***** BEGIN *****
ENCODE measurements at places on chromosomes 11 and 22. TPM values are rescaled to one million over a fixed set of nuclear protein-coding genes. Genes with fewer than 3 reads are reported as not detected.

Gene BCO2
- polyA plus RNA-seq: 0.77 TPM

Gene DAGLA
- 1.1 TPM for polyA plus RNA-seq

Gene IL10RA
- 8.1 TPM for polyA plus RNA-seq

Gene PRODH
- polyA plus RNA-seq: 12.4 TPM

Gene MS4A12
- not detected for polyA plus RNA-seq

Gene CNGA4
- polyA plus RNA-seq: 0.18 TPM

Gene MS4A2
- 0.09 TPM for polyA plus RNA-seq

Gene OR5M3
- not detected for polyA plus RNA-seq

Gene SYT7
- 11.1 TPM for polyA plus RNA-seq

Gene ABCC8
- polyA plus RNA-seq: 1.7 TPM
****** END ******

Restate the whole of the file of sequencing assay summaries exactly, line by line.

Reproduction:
ENCODE measurements at places on chromosomes 11 and 22. TPM values are rescaled to one million over a fixed set of nuclear protein-coding genes. Genes with fewer than 3 reads are reported as not detected.

Gene BCO2
- polyA plus RNA-seq: 0.77 TPM

Gene DAGLA
- 1.1 TPM for polyA plus RNA-seq

Gene IL10RA
- 8.1 TPM for polyA plus RNA-seq

Gene PRODH
- polyA plus RNA-seq: 12.4 TPM

Gene MS4A12
- not detected for polyA plus RNA-seq

Gene CNGA4
- polyA plus RNA-seq: 0.18 TPM

Gene MS4A2
- 0.09 TPM for polyA plus RNA-seq

Gene OR5M3
- not detected for polyA plus RNA-seq

Gene SYT7
- 11.1 TPM for polyA plus RNA-seq

Gene ABCC8
- polyA plus RNA-seq: 1.7 TPM